David Bock - Principal Consultant, CodeSherpas Inc.
How many times have you started a new project only to find that several months into it, you have a big ball of code you have to plod through to try to get anything done? Have you ever been the 'new guy' on a project where it seems like the code grew more like weeds and brambles than a well-tended garden? With a few good tools to help analyze the code, we can keep our project from turning into that big ball of mud, and we can salvage a project that is already headed down that path.
How many times have you started a new project only to find that several months into it, you have a build process that mysteriously fails, a bunch of 'TODO' and 'FIXME' comments in the source, and problems that come and go because "it works on my machine"? Does your project have a little bit of 'folk wisdom' that isn't well-known, but is necessary to get things done? How easily could you recreate your development environment if you got a new machine today?
There are a lot of things we can measure about our source code, but what about the "project as a whole" and its overall health? Are there ways of measuring the effectiveness of our processes? Are there things we can measure that would point to project automation wins? Is there a way to measure team 'morale'?
Most good developers eventually have the opportunity to be managers. Whether they call you the "project manager", "Technical Lead", "Lead Developer", or some other classic middle-management title, you become the 'goto' guy between management and developers. You're the guy who is expected to keep the project in-line, track a schedule, and occasionally answer the question "How's it going?", and perhaps still contribute at a technical level. So how do you do that?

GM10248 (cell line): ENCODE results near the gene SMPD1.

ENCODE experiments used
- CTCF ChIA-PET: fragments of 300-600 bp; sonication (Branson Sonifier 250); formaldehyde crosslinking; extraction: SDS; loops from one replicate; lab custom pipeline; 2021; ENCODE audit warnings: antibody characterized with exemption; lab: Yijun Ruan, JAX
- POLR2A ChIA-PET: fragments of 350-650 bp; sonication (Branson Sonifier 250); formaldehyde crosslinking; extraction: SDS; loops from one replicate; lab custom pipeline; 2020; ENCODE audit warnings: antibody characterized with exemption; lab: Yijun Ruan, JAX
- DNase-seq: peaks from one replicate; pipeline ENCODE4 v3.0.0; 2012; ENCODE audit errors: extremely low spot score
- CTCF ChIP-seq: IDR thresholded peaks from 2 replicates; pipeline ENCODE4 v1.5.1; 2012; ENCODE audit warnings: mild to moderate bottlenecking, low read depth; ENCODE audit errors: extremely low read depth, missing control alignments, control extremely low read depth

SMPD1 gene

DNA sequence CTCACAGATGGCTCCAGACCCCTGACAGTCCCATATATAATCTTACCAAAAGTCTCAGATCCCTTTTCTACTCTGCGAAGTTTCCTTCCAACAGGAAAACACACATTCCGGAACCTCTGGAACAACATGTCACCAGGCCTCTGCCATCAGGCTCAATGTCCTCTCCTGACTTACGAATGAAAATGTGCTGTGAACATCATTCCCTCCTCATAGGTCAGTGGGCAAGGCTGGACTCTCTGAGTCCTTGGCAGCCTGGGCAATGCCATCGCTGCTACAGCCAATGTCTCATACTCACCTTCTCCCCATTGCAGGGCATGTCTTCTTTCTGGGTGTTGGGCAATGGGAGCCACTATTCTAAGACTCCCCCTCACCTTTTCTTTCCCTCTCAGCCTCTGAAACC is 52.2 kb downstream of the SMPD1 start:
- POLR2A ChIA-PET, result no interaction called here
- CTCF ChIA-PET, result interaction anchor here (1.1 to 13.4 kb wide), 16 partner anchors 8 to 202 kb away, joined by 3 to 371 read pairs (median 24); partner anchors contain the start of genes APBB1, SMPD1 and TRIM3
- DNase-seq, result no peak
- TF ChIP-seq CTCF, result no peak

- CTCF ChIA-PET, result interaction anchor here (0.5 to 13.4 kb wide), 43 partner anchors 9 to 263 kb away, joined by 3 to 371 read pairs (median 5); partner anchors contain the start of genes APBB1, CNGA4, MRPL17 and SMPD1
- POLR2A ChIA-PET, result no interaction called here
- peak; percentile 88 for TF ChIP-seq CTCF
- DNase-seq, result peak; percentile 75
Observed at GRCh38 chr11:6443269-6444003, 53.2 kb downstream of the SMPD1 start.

Neal Ford - Application Architect at ThoughtWorks, Inc.
Most of the time when people talk about agile software development, they talk about project and planning practices and never mention actual development practices. This talk delves into best development practices for agile projects, covering all of its aspects.
Prerequisite: Having worked in an organization that values bureaucracy more than individuals
A Technology Radar is a tool that forces you to organize and think about near term future technology decisions, both for you and your company.
Getting software released to users is often a painful, risky, and time-consuming process. This workshop sets out the principles and technical practices that enable rapid, incremental delivery of high quality, valuable new functionality to users. This workshop focuses on the Deployment Pipeline concept from Continuous Delivery.
Getting software released to users is often a painful, risky, and time-consuming process. This workshop sets out the principles and technical practices that enable rapid, incremental delivery of high quality, valuable new functionality to users. This workshop focuses on the agile infrastructure required to implement a deployment pipeline and continuous delivery.
Emergent design is a big topic in the agile architecture and design community. This session covers the theory behind emergent design and shows examples of how you can implement this important concept.
Prerequisite: understanding of architectural and design concepts